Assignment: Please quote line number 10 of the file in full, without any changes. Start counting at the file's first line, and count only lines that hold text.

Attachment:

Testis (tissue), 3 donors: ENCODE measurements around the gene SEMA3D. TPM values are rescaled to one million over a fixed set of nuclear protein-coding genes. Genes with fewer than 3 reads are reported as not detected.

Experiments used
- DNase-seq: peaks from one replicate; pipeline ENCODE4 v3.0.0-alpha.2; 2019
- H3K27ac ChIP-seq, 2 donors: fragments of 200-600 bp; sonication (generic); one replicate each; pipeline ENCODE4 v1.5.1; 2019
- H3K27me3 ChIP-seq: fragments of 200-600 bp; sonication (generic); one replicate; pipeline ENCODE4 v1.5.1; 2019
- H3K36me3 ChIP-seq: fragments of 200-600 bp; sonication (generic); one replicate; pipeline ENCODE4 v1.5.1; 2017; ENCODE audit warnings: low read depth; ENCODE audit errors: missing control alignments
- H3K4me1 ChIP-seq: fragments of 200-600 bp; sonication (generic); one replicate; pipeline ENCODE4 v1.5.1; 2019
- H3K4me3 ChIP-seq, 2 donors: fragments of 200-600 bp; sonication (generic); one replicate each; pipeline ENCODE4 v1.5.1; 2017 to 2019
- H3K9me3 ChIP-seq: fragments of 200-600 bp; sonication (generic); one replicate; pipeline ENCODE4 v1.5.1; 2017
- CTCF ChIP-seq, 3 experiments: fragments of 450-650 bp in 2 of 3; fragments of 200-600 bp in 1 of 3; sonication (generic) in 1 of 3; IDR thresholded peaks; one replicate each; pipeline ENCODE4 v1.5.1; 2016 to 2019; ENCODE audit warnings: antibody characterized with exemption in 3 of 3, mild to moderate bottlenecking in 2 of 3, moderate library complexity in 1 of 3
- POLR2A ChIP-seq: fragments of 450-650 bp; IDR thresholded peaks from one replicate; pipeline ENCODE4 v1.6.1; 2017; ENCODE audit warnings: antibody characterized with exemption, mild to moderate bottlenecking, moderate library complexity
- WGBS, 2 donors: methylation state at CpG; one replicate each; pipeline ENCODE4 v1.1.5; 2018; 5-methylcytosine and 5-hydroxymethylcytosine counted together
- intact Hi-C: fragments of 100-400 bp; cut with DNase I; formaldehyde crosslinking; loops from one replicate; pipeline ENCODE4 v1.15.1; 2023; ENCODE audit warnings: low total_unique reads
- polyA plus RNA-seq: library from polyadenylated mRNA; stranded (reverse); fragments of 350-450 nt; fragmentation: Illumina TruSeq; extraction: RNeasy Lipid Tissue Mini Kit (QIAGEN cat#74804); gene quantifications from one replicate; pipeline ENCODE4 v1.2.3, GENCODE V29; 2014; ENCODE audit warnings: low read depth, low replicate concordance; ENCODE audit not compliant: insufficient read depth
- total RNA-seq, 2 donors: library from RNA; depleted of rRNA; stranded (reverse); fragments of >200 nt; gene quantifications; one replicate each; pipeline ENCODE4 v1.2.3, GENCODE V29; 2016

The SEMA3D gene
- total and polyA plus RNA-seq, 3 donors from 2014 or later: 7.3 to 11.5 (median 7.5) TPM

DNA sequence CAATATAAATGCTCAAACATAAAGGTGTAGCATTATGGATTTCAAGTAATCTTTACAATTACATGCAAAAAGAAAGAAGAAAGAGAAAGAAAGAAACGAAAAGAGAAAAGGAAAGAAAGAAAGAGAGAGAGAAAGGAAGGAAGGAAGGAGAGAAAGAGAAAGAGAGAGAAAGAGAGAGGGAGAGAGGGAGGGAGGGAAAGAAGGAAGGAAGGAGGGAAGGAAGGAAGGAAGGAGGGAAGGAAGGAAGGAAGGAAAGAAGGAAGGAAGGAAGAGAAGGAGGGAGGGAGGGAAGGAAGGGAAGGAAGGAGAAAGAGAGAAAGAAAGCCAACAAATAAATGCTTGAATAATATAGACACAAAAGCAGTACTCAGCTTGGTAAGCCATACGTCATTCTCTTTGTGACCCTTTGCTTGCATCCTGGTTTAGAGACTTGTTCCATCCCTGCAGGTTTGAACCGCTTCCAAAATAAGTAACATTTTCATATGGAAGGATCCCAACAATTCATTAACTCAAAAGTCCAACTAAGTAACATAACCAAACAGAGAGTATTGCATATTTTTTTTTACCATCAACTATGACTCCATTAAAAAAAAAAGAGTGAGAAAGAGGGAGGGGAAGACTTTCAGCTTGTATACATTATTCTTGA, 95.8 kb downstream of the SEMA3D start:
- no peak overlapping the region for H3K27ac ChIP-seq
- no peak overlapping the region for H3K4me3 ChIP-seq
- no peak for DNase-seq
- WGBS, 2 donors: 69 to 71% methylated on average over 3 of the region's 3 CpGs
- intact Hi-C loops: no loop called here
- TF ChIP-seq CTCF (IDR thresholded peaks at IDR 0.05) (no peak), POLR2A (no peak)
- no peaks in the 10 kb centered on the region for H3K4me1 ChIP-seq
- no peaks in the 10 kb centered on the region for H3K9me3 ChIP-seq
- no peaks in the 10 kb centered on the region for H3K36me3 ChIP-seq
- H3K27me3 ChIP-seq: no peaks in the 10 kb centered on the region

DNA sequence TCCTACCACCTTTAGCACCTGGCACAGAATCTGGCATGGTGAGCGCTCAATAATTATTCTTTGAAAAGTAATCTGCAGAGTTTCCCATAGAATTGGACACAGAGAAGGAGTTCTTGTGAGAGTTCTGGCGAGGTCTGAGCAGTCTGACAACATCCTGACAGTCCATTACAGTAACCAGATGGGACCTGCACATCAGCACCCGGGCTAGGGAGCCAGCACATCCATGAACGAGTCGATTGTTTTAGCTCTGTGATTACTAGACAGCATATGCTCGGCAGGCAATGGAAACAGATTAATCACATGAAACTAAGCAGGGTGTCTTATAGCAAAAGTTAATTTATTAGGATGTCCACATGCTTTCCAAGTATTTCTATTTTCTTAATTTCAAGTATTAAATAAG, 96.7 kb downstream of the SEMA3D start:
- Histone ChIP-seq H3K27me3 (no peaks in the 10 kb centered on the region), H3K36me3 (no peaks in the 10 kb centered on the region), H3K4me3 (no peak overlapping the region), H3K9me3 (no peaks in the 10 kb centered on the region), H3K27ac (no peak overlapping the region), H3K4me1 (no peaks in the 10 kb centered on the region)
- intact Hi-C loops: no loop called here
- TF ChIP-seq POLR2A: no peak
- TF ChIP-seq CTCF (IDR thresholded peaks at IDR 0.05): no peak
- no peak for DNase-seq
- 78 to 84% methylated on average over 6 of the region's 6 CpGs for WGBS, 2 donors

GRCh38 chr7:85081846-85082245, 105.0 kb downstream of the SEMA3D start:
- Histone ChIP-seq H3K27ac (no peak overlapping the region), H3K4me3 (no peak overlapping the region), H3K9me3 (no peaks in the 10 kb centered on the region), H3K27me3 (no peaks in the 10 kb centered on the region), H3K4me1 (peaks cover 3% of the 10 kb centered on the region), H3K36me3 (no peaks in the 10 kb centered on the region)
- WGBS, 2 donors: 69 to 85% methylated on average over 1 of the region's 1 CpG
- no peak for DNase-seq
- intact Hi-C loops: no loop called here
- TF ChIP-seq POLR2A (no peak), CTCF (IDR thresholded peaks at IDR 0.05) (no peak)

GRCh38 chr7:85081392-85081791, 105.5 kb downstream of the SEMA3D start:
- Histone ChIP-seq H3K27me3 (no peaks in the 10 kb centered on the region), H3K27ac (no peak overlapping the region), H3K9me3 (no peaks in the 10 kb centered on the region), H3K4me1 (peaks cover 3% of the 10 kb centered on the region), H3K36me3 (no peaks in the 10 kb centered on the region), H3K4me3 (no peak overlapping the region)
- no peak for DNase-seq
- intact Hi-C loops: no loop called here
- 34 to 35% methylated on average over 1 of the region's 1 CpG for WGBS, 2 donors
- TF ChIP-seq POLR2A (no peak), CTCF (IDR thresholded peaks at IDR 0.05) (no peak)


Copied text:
- CTCF ChIP-seq, 3 experiments: fragments of 450-650 bp in 2 of 3; fragments of 200-600 bp in 1 of 3; sonication (generic) in 1 of 3; IDR thresholded peaks; one replicate each; pipeline ENCODE4 v1.5.1; 2016 to 2019; ENCODE audit warnings: antibody characterized with exemption in 3 of 3, mild to moderate bottlenecking in 2 of 3, moderate library complexity in 1 of 3